ISIS remains the ‘most significant’ threat to the UK, the Defence Secretary has warned today.
Ben Wallace said an estimated 360 people from the UK who travelled to Syria and Iraq to fight for the terror group, also referred to as Daesh, remain in the region either at large or in detention.
RAF aircraft have struck 40 terrorist targets as part of operations against ISIS in the last 12 months.
But he said the ‘hard fight’ is ‘by no means done’ despite the group having lost control of territory it once held in Syria and Iraq.
Ben Wallace (left, walking with Housing Secretary Robert Jenrick, right) said an estimated 360 people from the UK who travelled to Syria and Iraq to fight for the terror group, also referred to as Daesh, remain in the region either at large or in detention
Making a statement to the Commons, Mr Wallace explained: ‘These targets range from caves occupied by Daesh terrorists in remote areas of northern Iraq, to weapons caches, bunkers and training camps – and included the destruction of two Daesh strong points engaged in close combat with Iraqi security forces.’
But he added: ‘The threat from Daesh, I’m afraid, remains.
‘Their poisonous ideology continues to endure, their pernicious influence continues to spread.
‘Conflict, economic collapse and inequality is creating new opportunities that they will continue to exploit, to grow and recruit.’
A satellite image showing a Reaper conducting two attacks on a group of Daesh terrorists in northern Iraq
He continued: ‘The prospect of their resurgence should concern us all. As long as they are able to operate over there, they can hit our citizens over here.
‘Daesh retains its intent to carry out and inspire attacks against us, and remains the most significant terrorist threat to the United Kingdom and our interests.’
Mr Wallace said the Iraqi security forces still require assistance, with the UK providing training and mentoring plus air support.
He added: ‘The terrorists have nowhere to hide, we’ve destroyed bunkers and hidden bases, but this is a long-running effort. Indeed, since the beginning of this year I have authorised 10 strikes alone on Daesh.’
Mr Wallace also said the UK remains ‘determined’ to ensure those who have fought for or supported IS should ‘pay for their crimes’, adding it should occur under the ‘most appropriate jurisdiction, often in the region where the crimes were committed’.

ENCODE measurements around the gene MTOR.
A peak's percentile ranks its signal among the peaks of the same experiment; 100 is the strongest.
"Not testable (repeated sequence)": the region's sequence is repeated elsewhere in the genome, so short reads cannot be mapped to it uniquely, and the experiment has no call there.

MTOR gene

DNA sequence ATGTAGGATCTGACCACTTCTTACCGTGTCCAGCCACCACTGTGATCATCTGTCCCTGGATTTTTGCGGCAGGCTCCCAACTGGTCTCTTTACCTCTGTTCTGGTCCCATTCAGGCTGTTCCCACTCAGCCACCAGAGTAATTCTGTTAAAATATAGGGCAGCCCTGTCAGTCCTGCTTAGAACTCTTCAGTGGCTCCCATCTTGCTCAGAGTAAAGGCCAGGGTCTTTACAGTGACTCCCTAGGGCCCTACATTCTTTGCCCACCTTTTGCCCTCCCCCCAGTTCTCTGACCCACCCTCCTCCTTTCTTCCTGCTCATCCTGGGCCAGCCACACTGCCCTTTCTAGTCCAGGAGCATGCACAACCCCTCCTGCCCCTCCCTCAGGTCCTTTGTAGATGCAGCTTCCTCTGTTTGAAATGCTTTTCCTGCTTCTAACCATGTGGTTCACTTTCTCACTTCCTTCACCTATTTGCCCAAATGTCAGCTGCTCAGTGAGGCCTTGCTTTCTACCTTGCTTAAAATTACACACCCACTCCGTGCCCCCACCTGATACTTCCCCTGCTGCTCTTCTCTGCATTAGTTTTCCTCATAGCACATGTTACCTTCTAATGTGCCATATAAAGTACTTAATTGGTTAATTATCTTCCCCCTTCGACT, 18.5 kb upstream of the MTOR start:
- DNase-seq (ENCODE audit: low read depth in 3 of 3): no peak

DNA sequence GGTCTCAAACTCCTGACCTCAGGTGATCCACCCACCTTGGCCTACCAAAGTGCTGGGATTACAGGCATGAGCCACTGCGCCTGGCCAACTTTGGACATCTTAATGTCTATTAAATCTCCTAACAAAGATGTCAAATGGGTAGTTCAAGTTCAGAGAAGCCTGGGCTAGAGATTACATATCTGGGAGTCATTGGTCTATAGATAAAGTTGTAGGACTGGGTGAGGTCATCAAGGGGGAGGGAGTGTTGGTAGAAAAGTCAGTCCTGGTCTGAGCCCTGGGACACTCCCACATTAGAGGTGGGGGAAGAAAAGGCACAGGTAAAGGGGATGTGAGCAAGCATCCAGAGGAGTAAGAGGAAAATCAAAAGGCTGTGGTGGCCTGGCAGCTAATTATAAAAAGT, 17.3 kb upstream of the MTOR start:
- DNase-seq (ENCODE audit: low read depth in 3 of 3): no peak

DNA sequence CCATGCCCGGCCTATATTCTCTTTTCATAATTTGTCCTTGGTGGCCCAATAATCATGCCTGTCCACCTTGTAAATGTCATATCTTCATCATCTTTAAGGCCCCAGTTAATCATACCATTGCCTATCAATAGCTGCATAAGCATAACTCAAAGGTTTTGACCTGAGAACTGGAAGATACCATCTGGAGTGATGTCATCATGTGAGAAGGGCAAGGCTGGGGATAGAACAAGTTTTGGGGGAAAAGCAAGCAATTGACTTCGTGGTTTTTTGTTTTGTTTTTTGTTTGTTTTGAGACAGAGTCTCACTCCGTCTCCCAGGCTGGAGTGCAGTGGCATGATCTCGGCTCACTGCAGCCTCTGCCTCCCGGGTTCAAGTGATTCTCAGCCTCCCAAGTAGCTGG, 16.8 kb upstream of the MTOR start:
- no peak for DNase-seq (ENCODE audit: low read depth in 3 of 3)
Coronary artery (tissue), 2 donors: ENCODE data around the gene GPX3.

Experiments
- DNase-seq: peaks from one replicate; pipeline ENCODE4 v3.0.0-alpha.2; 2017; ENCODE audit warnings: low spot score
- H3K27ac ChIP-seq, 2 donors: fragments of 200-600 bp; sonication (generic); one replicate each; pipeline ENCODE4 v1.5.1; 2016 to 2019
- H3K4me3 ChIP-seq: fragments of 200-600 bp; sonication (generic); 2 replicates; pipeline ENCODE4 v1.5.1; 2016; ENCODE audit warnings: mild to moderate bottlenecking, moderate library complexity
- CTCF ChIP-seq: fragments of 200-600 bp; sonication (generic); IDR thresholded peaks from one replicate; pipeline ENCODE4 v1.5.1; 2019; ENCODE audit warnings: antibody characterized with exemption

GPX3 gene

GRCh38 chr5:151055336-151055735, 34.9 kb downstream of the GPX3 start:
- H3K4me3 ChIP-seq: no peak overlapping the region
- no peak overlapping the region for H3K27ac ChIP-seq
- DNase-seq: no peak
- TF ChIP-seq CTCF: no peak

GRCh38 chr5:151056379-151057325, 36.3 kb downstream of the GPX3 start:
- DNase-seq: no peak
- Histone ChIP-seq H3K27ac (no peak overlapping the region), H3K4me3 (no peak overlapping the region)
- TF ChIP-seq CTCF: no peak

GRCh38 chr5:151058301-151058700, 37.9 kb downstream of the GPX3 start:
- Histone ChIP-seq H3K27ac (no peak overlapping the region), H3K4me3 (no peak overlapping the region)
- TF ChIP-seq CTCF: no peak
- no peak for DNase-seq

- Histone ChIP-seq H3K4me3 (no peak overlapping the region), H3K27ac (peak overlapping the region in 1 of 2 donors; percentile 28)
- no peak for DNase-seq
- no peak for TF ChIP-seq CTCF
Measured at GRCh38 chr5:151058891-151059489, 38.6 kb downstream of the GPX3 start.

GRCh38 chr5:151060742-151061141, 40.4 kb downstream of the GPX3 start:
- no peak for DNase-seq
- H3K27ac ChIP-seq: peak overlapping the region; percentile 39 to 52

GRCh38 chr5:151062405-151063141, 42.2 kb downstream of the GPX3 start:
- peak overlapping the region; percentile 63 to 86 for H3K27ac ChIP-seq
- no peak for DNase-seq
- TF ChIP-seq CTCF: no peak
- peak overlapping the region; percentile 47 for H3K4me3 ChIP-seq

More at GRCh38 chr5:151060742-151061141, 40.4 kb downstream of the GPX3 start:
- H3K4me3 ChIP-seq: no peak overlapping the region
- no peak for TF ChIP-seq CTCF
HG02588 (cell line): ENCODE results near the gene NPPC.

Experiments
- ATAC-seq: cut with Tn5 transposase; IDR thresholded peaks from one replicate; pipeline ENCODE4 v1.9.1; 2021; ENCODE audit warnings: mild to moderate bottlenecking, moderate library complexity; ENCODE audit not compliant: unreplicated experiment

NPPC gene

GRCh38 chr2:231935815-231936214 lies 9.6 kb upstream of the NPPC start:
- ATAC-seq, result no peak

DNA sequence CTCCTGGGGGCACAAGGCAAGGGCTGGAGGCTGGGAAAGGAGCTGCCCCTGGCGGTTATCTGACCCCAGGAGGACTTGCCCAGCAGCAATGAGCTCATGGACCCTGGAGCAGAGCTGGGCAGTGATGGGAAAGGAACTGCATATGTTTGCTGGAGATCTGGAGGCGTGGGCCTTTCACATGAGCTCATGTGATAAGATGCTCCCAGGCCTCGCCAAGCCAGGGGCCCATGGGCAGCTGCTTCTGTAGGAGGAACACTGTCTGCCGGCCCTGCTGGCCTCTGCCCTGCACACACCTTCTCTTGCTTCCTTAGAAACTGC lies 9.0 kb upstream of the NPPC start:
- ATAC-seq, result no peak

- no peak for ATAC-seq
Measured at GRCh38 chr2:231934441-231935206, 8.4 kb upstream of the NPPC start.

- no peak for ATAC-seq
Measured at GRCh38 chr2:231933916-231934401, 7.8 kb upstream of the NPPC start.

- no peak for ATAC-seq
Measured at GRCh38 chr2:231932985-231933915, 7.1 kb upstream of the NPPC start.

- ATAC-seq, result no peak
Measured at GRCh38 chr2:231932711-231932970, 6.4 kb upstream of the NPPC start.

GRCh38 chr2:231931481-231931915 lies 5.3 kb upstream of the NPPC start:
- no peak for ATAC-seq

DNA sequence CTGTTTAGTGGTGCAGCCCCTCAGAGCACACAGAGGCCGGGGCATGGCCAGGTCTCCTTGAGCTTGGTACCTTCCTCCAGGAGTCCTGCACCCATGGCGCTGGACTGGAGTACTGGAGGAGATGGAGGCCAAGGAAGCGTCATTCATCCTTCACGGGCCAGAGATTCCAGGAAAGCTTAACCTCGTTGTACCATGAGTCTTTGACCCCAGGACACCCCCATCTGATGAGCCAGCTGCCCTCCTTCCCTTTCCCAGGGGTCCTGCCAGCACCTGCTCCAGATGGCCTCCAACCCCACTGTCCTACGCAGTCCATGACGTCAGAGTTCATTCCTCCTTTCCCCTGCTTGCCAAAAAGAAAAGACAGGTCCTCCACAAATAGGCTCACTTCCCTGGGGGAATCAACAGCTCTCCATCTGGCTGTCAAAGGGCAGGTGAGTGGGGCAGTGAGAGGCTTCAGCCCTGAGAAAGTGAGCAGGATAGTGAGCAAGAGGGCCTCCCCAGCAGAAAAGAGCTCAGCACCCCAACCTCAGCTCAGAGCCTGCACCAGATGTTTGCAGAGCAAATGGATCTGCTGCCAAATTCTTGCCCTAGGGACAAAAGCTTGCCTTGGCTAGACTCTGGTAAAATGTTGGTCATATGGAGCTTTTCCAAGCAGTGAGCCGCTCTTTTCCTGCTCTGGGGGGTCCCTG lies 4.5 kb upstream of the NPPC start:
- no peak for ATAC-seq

The deadly remote control MQ-9 Reaper plays a vital role in modern warfare
Around 900 of the foreign fighters who travelled to the region during the conflict came from the UK, MPs were told.
Mr Wallace added: ‘Of these, approximately 20% have been killed, 40% have returned to the United Kingdom where they have been investigated and the majority assessed now to pose no risk or a low security risk, and some 40% remain in the region – either at large or in facilities managed by the Syrian Democratic Forces or others.’
His comments come against the backdrop of Court of Appeal judges ruling that Shamima Begum – one of three east London schoolgirls who travelled to Syria to join IS – should be allowed to return to the UK to challenge the deprivation of her British citizenship.
Ms Begum, now 20, travelled to Syria in February 2015 and lived under IS rule for more than three years before she was found, nine months pregnant, in a Syrian refugee camp in February last year.
An image from MOD footage showing an attack on an ISIS position in northern Iraq conducted by a Reaper
Then-home secretary Sajid Javid revoked her British citizenship on national security grounds later that month, with Ms Begum taking legal action against the Home Office.
Shadow defence secretary John Healey reaffirmed Labour’s commitment to the UN-sanctioned global coalition against IS and welcomed its success.
But he noted: ‘It is also clear that Daesh is stepping up its insurgent attacks and must be at risk of it gaining a foothold south of the Euphrates in the area controlled by the Syrian regime, backed by its Iranian and Russian allies.’